Seeing America from Abroad

Brazil 2001

By Tom Fiedler

June 09, 2009

The impressions that register are not so much about Brazil, but about how much more clearly I see our country

SAO PAULO, Brazil -- I went off to Brazil this month with the high-minded purpose of learning more about this colossus of South America, a country whose vast size rivals that of our contiguous 48 states and whose wealth already makes it Florida's biggest trading partner with much potential to come.

And now I leave Brazil having learned so much more about the United States.

It's true what they say about travel, that the outer journey -- the one that includes the visits to historic, cultural and natural sites -- is often less important than the inner journey, the one that occurs inside ourselves as we suddenly begin to see familiar things in a fresh or different way.

Over most of the past two weeks, as part of the Pew Foundation's international fellowship program, I and other journalists saw much of the Brazil of the brochures. We took in the sites, human and otherwise, along Rio's Ipanema and Copacabana beaches. We visited Brasilia, the country's ersatz capital carved from barren plains 40 years ago in a mostly vain hope of drawing Brazilians away from the coast and into the nation's enormous and virgin interior states. We slept under the blackest sky I've ever seen on open-air hammocks in the Amazon. And we, like 20 million of its inhabitants, choked on the pollution in this frenetic mega-city.

Brazil is a nation of inherent contradictions. The country's wealthy elite often live in luxury within sight of its hungry and desperate poor who jam together in slums called favelas, many of which are literally governed by drug lords who keep the police at bay with weapons and bribes. Its indigenous people still live today as their ancestors did centuries ago in the headwaters of the Amazon while the products of its top universities go off to work at corporations such as Embraer, the world's fourth-largest maker of jet aircraft whose eager customers include top American carriers.

This is a nation, too, where worried ecologists from all over the world work desperately to try to protect the threatened rainforest -- the globe's best check against global warming -- from being destroyed. Meanwhile the government and others try equally hard to try to find ways to exploit this treasure in the belief that it holds the key to enabling Brazil to take that final, big step from being among the ``developing'' nations into the club of ``developed'' nations. It's a balancing act of enormous consequence.

Economists estimate that 60 million of its 170 million population enjoy purchasing power equal to or above that of typical Americans. That's a number that equals 15 Switzerlands. The value of business between Brazil and Florida reached $8 billion last year. And ponder this: if you drink orange juice concentrate in the United States, chances are it either came from Brazil or from Florida processors owned by Brazilians.

All of this just begins to describe the complexity of Brazil, which the policy makers in Washington, D.C., and elsewhere describe as the linchpin on which South America will turn in the coming decades.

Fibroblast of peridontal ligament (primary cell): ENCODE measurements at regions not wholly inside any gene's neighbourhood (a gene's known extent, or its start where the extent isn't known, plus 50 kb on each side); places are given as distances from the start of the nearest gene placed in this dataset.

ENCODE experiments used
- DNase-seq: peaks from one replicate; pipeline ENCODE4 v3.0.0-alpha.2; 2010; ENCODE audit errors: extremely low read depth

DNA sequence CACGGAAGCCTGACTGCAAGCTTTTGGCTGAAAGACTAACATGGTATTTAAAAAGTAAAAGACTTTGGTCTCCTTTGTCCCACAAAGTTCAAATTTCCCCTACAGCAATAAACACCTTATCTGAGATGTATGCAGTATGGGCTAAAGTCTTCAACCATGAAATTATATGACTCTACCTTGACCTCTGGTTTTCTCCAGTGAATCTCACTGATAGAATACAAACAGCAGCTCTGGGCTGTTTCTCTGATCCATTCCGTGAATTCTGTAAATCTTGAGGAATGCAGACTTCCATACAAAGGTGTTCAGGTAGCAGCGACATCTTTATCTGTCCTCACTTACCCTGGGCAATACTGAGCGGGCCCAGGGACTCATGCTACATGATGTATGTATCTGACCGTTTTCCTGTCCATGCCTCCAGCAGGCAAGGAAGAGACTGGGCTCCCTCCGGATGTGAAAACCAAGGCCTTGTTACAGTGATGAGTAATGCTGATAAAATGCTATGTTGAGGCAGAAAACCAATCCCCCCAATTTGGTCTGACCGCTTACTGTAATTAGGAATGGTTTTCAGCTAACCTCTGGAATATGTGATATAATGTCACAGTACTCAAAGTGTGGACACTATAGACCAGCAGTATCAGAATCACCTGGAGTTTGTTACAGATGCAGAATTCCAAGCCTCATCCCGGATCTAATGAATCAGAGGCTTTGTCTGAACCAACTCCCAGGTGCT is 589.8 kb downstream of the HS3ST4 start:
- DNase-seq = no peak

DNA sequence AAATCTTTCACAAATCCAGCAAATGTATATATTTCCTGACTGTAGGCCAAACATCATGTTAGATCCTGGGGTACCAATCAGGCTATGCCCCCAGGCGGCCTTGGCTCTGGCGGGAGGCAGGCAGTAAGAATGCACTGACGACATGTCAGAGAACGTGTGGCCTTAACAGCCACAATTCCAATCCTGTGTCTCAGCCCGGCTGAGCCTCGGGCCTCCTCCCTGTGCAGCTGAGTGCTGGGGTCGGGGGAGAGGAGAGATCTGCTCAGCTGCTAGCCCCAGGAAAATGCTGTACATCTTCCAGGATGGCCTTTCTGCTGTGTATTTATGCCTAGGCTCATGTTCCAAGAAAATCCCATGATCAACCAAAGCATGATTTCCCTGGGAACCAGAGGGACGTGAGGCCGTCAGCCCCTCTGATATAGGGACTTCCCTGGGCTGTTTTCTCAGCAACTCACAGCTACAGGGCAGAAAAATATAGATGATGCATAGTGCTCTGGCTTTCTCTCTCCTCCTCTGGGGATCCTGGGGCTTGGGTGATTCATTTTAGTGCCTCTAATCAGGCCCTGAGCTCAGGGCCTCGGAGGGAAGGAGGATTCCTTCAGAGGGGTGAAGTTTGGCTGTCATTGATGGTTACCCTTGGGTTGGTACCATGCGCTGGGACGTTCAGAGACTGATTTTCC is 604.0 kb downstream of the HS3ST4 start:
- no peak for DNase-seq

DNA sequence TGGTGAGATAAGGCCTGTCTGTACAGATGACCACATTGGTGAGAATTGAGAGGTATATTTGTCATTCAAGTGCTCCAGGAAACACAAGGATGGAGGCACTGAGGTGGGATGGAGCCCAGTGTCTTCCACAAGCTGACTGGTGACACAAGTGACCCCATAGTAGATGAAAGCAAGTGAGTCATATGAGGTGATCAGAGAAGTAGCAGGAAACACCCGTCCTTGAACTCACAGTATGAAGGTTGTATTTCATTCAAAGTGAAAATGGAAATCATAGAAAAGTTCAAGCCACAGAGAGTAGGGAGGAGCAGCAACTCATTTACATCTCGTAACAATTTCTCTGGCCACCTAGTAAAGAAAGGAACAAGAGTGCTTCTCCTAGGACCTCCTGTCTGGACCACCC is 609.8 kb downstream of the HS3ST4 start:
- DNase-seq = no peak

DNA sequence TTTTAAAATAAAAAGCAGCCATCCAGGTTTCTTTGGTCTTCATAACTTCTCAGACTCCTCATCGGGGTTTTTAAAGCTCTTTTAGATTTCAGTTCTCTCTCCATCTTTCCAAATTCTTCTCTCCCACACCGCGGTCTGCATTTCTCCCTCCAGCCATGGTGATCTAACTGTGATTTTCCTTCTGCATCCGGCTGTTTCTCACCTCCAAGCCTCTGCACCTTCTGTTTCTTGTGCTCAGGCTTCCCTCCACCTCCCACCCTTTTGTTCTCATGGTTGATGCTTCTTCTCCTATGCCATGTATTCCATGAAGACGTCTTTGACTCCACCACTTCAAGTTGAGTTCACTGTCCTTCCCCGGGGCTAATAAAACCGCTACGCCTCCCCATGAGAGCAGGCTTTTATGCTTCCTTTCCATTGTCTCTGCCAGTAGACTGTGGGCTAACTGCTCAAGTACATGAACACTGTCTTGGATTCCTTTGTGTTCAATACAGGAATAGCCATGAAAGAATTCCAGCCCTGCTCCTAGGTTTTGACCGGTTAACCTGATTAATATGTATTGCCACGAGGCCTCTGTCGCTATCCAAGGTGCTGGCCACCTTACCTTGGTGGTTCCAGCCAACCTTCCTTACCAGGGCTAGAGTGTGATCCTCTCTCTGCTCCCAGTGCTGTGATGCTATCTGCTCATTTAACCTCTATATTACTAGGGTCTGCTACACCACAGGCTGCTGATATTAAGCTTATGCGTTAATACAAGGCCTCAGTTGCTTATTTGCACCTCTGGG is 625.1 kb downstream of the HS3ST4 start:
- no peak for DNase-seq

But as I ended my trip, the impressions that register most strongly in mind are not so much about Brazil, but about how much more more clearly I see our own country. Time and again, as various experts spoke with us about Brazilian attitudes, what struck home were not the differences, but the numerous parallels between our nations, our cultures and our lifestyles. We are separated more by time than by language.


Both of us are nations settled by people from Europe, Africa and, recently, Asia. We revel in our vast size, spanning a continent. We are self-absorbed, almost insular, separated by our neighbors in part by language and in the main by attitudes. Brazilians are not -- contrary to what most Americans may think -- like other South Americans.

To visit the cities is to see America in a time warp -- perhaps the 1950s -- where struggles for racial equality and for educational opportunity are ongoing, but where a national optimism pervades.

I don't mean to minimize Brazil's problems, beginning with horrendous disparities in wealth, an immature political system and lingering, chronic corruption in politics and government services. But those should be weighed against many instances where Brazil seems to have found its way to solutions that could well inform us, such as in its nationwide health-delivery system and model anti-AIDS treatment program.

Another interesting lesson can be found in how the nation is coping with an energy crisis at least as severe as California's -- and brought on by some of the same problems of governmental mismanagement and lousy planning.


But while California fears massive blackouts and its politicians engage in lawsuits and blame tossing, Brazil took a different path that seemed so obvious. President Fernando Henrique Cardoso directed a 20 percent cut in consumption.

It has been left to individual Brazilians to decide how to do it -- no massive government program, no rationing, no price caps. And so far it's working without perceptible impacts on daily life and the economy.

Imagine that: Government is trusting the people to do the right thing without onerous rules or direct intervention. Sounds so very American -- like we used to be.